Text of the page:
Outcomes of neonates treated with continous positive airway pressure at the university teaching hospital neonatal intensive care unit, Lusaka, Zambia from 1st october 2015 to 31st October 2016.

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Fundanga, Chailunga Mabo
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The University of Zambia.
Severe respiratory distress is a common and serious complication in the newborn which may be due to premature birth, neonatal pneumonia and neonatal sepsis, accounting for over one-half of all neonatal deaths globally. Nasal continuous positive airway pressure (CPAP) is a noninvasive form of respiratory assistance that has been used to support spontaneously breathing infants with lung disease. The use of CPAP decreases the need for invasive mechanical ventilation and the combined outcome of death or bronchopulmonary dysplasia (BPD). This was a non-randomized convenience sample study to determine the efficacy of a low-cost bCPAP system in treating newborns with severe respiratory distress in the NICU at the UTH in Lusaka, Zambia. 206 files of Neonates weighing >1,000 g and presenting with severe respiratory distress who fulfilled the inclusion criteria were analyzed using IBM SPSS version 21.0. A greater proportion of the neonates, 145/206 (70.4%) were female compared to 46/206 (22.3%) male. The mean birth weight was 2.1 kg (SD = 1.01). There were 72/206 (35%) neonates with LBW, 69/206 (33.5%) with VLBW, and 65/206 (31.6%) were Term. The mean Apgar at 5 minutes 7.0 (SD = 1.60).There were 47/206 (22.8%) neonates with positive culture results. The mean RR at initial assessment was 71.3 (SD = 8.11).The mean SpO2 at initial assessment was 90.1 (SD = 2.79) and mean SpO2 follow-up was 96.6 (SD = 1.67. The most common sign of respiratory distress was grunting with 174/206 (84.5%) of the neonates, followed by nasal flaring with 149/206 (72.3%) and recessions 140/206 (68%). BCPAP can be safely and successfully administered in Zambian neonates presenting with signs of severe respiratory distress. Since most health care facilities do not have the capabilities to ventilate, this is an optimal alternative.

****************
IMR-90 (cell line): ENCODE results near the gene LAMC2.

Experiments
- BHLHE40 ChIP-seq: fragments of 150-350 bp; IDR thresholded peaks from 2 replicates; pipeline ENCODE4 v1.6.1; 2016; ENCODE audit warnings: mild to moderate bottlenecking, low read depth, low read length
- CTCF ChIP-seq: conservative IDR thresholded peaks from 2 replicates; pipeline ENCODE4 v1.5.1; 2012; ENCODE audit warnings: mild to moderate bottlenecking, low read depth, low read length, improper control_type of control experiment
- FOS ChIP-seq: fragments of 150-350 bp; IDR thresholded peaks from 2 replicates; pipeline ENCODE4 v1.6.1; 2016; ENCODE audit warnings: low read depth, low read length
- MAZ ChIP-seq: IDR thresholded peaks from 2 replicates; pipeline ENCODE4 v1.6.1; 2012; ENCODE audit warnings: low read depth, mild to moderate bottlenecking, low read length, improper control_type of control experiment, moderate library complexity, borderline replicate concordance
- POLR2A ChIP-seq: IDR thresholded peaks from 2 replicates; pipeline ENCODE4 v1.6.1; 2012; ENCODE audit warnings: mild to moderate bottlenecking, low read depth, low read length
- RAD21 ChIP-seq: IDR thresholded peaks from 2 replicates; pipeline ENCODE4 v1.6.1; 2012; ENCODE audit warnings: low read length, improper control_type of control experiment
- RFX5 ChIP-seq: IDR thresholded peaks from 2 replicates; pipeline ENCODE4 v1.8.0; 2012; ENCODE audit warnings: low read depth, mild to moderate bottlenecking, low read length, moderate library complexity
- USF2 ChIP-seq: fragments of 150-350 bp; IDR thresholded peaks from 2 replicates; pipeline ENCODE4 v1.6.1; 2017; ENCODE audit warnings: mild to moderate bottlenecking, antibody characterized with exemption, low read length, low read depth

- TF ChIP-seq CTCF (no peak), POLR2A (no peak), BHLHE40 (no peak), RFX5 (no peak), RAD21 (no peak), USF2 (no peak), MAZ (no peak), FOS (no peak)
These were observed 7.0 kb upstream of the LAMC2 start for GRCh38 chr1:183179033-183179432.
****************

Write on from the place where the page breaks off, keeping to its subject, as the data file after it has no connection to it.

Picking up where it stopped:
Thesis of Master of Medicine in Paediatrics and Child Health.